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Managers have been abusing substances for years

Mar 19, 2010, 2:15 PM EDT

Jim Reeves of ESPNDallas asked this question yesterday in the wake of Ron Washington’s cocaine revelation:

This begs the question: How can Washington manage others when he can’t manage himself?

The Common Man answers that question with his typical thoroughness. Your must-read of the day.

I’m not condoning Washington’s behavior or anything, but if you’re going to tut-tut it you should at least have a sense of where the transgression falls on the continuum of poor managerial behavior.  Booze killed Billy Martin’s career and then literally killed him.  Washington may have partied like a rock star in his Anaheim hotel room, but Tony La Russa got behind the wheel of a car after drinking.  Perspective people.

  1. BC - Mar 19, 2010 at 2:37 PM

    Amazing how some managers/coaches get a pass, and when others do something like this it turns into this big scandal. Larussa basically got a pass – a couple press conferences and the issue was dead almost before it started. And remember Jon Gruden? Same thing, and now he’s America’s golden boy on MNF (excuse me, I just vomited in my mouth). Dennis Green had that rather significant sexual harassment episode and that just sort of was buried. In Washington’s case, don’t get why the reaction has been this strong.

  2. Joey B - Mar 19, 2010 at 2:57 PM

    “In Washington’s case, don’t get why the reaction has been this strong.”
    It should be, but it should’ve been in the other cases, especially LaRussa’s. There is no excuse for getting in a car when you can easily afford a taxi.

  3. Stone - Mar 19, 2010 at 3:06 PM

    To believe that Washington only tried cocaine once is ludicrous. Especially considering his ties to the 80’s and greenies. With that being said, who really cares if the guy blows coke, as long as he does his job well.

  4. Joe L - Mar 19, 2010 at 3:33 PM

    And god knows there has never been a journalist or sportswriter who has succeeded in spite of drug or alcohol use.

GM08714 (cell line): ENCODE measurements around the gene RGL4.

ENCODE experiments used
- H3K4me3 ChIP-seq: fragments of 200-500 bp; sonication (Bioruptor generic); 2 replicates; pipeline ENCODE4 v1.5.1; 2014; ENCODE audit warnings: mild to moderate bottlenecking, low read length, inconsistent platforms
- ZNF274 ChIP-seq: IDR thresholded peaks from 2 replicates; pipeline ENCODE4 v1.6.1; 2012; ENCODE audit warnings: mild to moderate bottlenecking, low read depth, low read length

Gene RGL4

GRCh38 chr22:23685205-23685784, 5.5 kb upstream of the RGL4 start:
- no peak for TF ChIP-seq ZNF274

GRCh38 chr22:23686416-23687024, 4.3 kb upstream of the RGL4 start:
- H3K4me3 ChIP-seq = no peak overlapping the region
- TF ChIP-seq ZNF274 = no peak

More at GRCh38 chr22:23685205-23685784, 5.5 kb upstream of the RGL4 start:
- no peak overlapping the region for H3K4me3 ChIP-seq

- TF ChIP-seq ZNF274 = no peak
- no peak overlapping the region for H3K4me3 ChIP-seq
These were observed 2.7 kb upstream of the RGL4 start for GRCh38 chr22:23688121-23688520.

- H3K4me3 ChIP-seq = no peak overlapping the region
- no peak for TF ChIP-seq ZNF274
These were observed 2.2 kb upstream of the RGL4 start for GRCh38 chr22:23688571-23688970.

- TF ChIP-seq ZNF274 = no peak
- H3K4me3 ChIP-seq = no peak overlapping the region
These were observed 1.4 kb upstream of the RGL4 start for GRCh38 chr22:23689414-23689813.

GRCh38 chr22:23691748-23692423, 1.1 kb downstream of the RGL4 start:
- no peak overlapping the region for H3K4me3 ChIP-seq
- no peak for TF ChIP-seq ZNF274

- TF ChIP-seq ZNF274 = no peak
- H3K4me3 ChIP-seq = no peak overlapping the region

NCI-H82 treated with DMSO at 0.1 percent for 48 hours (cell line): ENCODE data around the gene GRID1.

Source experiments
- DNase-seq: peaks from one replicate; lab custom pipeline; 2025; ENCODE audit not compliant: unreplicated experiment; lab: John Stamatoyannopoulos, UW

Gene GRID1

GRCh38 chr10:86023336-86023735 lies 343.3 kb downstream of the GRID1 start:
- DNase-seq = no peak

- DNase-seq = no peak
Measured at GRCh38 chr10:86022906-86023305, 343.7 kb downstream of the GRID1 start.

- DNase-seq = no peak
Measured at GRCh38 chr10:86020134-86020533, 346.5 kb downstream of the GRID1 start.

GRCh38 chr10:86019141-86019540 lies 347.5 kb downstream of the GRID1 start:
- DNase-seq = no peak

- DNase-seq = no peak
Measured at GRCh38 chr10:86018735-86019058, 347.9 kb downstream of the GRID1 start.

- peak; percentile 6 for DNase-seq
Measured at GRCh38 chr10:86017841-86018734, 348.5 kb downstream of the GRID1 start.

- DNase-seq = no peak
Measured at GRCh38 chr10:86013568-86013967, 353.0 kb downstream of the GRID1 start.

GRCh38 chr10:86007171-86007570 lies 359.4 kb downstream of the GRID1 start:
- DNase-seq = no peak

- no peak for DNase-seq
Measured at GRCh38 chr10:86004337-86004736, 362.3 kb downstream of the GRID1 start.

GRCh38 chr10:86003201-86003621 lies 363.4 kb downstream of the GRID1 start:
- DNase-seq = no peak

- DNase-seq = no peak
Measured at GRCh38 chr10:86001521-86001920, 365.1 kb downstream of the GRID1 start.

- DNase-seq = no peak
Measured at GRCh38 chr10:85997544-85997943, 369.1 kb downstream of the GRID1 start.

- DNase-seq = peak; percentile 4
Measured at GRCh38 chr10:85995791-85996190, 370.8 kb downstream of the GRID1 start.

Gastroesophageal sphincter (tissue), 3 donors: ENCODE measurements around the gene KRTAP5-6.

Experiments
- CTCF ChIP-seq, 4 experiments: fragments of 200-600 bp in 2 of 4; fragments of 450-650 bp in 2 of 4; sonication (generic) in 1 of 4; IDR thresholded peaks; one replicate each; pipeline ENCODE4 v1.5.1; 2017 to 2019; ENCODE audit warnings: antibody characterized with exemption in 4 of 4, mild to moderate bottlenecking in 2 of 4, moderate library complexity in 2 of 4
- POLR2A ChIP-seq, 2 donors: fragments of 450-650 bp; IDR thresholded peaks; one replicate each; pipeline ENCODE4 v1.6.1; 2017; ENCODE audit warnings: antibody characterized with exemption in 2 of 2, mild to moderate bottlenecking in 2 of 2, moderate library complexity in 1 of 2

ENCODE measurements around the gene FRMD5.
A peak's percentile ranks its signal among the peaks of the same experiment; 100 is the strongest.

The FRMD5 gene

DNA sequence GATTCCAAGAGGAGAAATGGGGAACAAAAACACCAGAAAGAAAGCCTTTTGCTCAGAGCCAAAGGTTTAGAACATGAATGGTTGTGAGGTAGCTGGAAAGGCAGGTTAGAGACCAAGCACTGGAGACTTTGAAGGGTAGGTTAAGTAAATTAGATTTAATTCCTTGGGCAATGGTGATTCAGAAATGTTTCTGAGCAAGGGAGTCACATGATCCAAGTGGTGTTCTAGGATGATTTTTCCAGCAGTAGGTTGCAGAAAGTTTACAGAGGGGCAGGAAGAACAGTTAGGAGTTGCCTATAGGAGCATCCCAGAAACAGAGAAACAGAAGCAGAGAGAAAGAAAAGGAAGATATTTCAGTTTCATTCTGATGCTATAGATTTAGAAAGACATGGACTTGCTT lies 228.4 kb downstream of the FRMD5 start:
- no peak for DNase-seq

5. Craig Calcaterra - Mar 19, 2010 at 3:36 PM

    No kidding. When I switched jobs the guild made me turn in my legal-profession-issued bottle of scotch for the sportswriting-profession-issued bottle of rye.

  6. The Rabbit - Mar 19, 2010 at 5:23 PM

    In the early years of my profession, it was considered a badge of honor and a sign of success if you had both a bottle of scotch and a bottle of Maalox (Is that still on the market?) in your credenza. In the 80’s, it was supplanted by coke.
    It wasn’t my style but who am I to judge?
    And while we are on the subject of managers getting a “pass”, as a Braves fan, it seems to me that there was an article regarding Bobby Cox and a domestic abuse incident where alcohol was involved.
    Craig: As you know, I appreciate your voice of reason in this age of media hysteria.

  7. Ditto - Mar 19, 2010 at 6:09 PM

    I would keep sneaking the scotch if I were you…

  8. ND - Mar 19, 2010 at 6:18 PM

    Several of you are conventiently overlooking two facts (right or wrong morally). 1. what most of the others did, including drinking, they did OFF THE FIELD. And, 2. Alcohol is NOT illegal. When Ty Cobb gambled on games, it was illegal. When Babe Ruth drank, even off the field, during the ’20s, it was illegal. Does that matter? You bet your butt. If morality (which is highly subjective) were the determining factor in these matters, Hall of Fame membership numbers would be greatly reduced, as would be the rosters of several Major League teams. And as long as we keep giving chances to, and putting guys like Steve Howe, Darryl Strawberry, and Josh Hamilton, among many others, on a pedestal, baseball can’t use morality as a yardstick for measuring anything!

  9. ND - Mar 19, 2010 at 6:20 PM

    Several of you are conventiently overlooking two facts (right or wrong morally). 1. what most of the others did, including drinking, they did OFF THE FIELD. And, 2. Alcohol is NOT illegal. When Ty Cobb gambled on games, it was illegal. When Babe Ruth drank, even off the field, during the ’20s, it was illegal. Does that matter? You bet your butt. If morality (which is highly subjective) were the determining factor in these matters, Hall of Fame membership numbers would be greatly reduced, as would be the rosters of several Major League teams. And as long as we keep giving chances to, and putting guys like Steve Howe, Darryl Strawberry, and Josh Hamilton, among many others, on a pedestal, baseball can’t use morality as a yardstick for measuring anything!

  10. The Common Man - Mar 19, 2010 at 7:11 PM

    1) Has anyone accused Ron Washington of doing cocaine ON THE FIELD? Because while I’m morally opposed to doing cocaine, that would be AWESOME!
    2) Alcohol was illegal when John McGraw was drinking it. And beating your wife (Bobby Cox) and drunk driving (Tony LaRussa) are still pretty illegal last I checked. Read my article and check back.
    3) No one is saying that Ron Washington should be in the Hall of Fame. No one at all. No one is even talking about the Hall of Fame in this argument. I have no idea what you’re even talking about.
    ReCaptcha: waco got (Waco got what?)

  11. fiveiron - Mar 19, 2010 at 10:42 PM

    Joe McCarthy and Casey Stengel were a couple of Hll of Fame tipplers. Didn’t Butch Hobson get into some kind of trouble trying to snort the baselines?

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